civrac I am no wine expert and I am not a chef but I really enjoyed this pairing evening. Honest Grapes presents events that will appeal to food lovers who will appreciate learning more about how wines not only accompany dishes but actually enhance them. But any dinner party is just as much about those folks sitting around the table as what’s on it. These evenings are convivial. One might not know the others but everyone has something in common – love of great food and excellent wine, as furnished by Lutyens and, in this case, the charming Mark Hellyar (whom I hope to interview in the near future).

Learn more about Honest Grapes here

Learm more about Mark Hellyar and his wines here

food and travel reviews

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Rafute Recipe: Rafute is flavourful, tender and moreish. It’s a dish popular in Okinawa in the far (very far) south-west of Japan. It’s traditionally made with two local staples – Awamori, which is Okinawa’s celebrated spirit, and the island’s brown sugar, which is often made into candy... Read More

Remelluri Organic Winery

Food & Drink review: In the 14th century, a monastery was built that gave birth to this farm, producing cereal and wine for the monks - La Granja Nuestra Senora de Remelluri (Our Lady of Remelluri)... Read More

Mele e Pere for Vermouth with a Master

mele vermouth
Food & Drink review: Vermouth has been ubiquitous in and on cocktail bars since mixed drinks became popular more than a century ago, but many of us have no idea what it actually is, apart from being the bottle that stands at the back collecting dust... Read More

Markopoulo recommendations – Attica’s food, wine and welcome

Markopoulo recommendations Travel review: Most travellers to Greece seem to arrive in Athens with a long journey still ahead. They are looking for small restaurants where the locals eat, perhaps a secluded beach, no other foreign tourists in sight. Yes, that must be a small island, and a boat ride away from the mainland. Well, all those elements are nearer than you think... Read More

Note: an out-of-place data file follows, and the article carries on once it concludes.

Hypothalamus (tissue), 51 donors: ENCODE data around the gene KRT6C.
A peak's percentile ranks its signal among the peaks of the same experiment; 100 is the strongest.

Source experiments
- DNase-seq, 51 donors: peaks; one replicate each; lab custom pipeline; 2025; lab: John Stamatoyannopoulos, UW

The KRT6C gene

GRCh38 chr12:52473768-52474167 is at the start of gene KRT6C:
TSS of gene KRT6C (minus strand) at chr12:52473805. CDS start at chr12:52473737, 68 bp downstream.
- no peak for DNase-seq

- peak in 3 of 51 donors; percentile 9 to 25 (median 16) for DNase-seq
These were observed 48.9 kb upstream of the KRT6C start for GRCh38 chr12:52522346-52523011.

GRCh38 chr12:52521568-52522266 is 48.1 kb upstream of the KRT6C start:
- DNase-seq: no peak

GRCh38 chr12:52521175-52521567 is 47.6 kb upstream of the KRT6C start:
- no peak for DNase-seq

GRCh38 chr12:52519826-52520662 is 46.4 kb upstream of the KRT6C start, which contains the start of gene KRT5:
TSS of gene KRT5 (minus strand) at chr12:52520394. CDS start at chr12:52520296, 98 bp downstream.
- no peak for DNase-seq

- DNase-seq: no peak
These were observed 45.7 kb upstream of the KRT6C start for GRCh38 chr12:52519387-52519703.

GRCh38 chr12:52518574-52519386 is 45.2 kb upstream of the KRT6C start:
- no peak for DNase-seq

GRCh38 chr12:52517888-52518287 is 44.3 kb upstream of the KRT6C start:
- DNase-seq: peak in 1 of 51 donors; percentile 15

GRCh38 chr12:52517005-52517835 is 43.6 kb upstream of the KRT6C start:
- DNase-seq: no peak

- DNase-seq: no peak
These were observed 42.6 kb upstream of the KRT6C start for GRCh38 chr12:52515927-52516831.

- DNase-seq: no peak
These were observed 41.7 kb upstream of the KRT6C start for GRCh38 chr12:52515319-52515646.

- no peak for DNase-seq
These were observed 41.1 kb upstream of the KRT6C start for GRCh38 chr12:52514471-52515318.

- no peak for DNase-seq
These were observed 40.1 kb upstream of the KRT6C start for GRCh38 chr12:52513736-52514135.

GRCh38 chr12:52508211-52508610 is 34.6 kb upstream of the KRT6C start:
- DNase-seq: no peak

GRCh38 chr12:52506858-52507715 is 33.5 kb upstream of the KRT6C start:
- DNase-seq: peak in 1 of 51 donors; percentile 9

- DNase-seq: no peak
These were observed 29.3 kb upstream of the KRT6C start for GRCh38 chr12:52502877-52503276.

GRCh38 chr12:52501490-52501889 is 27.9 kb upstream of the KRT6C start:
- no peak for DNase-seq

Domaine Papagiannakos Winery

Domaine Papagiannakos Vineyard
Winery review: A few years ago one might scoff at the prospect of a visit to a Greek winery. The memory of old-school Retsina lingers on. That wine had more in common, to non-Greek taste buds at least, with that in which one might clean paint brushes. But those days are gone and now Greek wineries are taken seriously... Read More

Maribor – wines, gastronomy, bikes and hikes

Maribor Slovenia travel review: Slovenia is a small country in Central Europe. Small it might be but it has natural beauty, with mountains (Slovenia's highest mountain, the three-peaked Triglav, is depicted on the national flag), vine-strewn hills, thick forests, historic cities and a 46 km long coast on the Adriatic. It is, in some regards, Europe in microcosm... Read More

Sake Cups – or perhaps a glass

sake cups Japanese culture review: For those of us who love the delicious complexity of sake, the vessel from which we drink is often something of an afterthought. But it shouldn’t be... Read More

Cinnamon Collection Masterclasses

cinnamon collection masterclass Restaurant Masterclass review: It seems a bit early for pondering Christmas presents but, trust me, it’s not. If you have a passionate food lover in your near vicinity you might want to ditch the summer holiday brochures for half an hour and consider a masterclass... Read More

Reims - Tasteful Souvenirs

Reims - Tasteful Souvenirs
French travel review: Reims is a beautiful and historic city in the Champagne-Ardenne region of France. It is only 130 km from Paris with easy access by train. Excursions to nearby Chalons are a must and there will be not only the delightfully ubiquitous champagne to taste but also... Read More

Rijsttafel in The Hague

Rijsttafel in The Hague
Indonesian Food review: I love The Netherlands and am an unashamed supporter. It’s an oft-disregarded tourist destination even though it’s easy to get to from London. Short breaks are more usually taken in Paris or Berlin. That’s a shame as Dutch cities offer history, architectural charm and delicious food... Read More

Rennes – second capital of food (or is it third?)

Rennes food
French travel review: Rennes Market is considered to be the second- or third-largest in France, depending on whom you are speaking to... Read More

The Sparkle of Vilmart & Cie

Wine review: The Champagne house Vilmart & Cie was founded in 1890 by Désiré Vilmart and is considered by many an authority to be perhaps the leading producer of quality Champagne in the region of Northern France which bears the same name... Read More

Umbria’s Autumn Gastronomy with Valentina Harris

Valentina Harris Umbria interview Chef interview: Valentina Harris doesn’t have many free moments but I cornered her on a return flight from a culinary tour of Umbria. She is an unashamed supporter of the country of her birth, and conducts gastronomic adventures to Umbria and other regions... Read More

Hisashi Taoka of Kiku – Fish aficionado

Hisashi Taoka of Kiku interview Chef interview: Kiku was first established in Mayfair in 1978 and has gained a reputation for serving authentic Japanese cuisine. The owners, Mariko and Hisashi Taoka, are dedicated to presenting the freshest of food in a calming cocoon of blond wood... Read More

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Capital Spice - chefs, restaurants and recipes
By Chrissie Walker, foreword by Sanjeev Kapoor.
21 great London Indian chefs, over 100
stunning recipes.
Available from bookshops and Amazon.
ISBN: 9781906650728

Marks and Spencer wine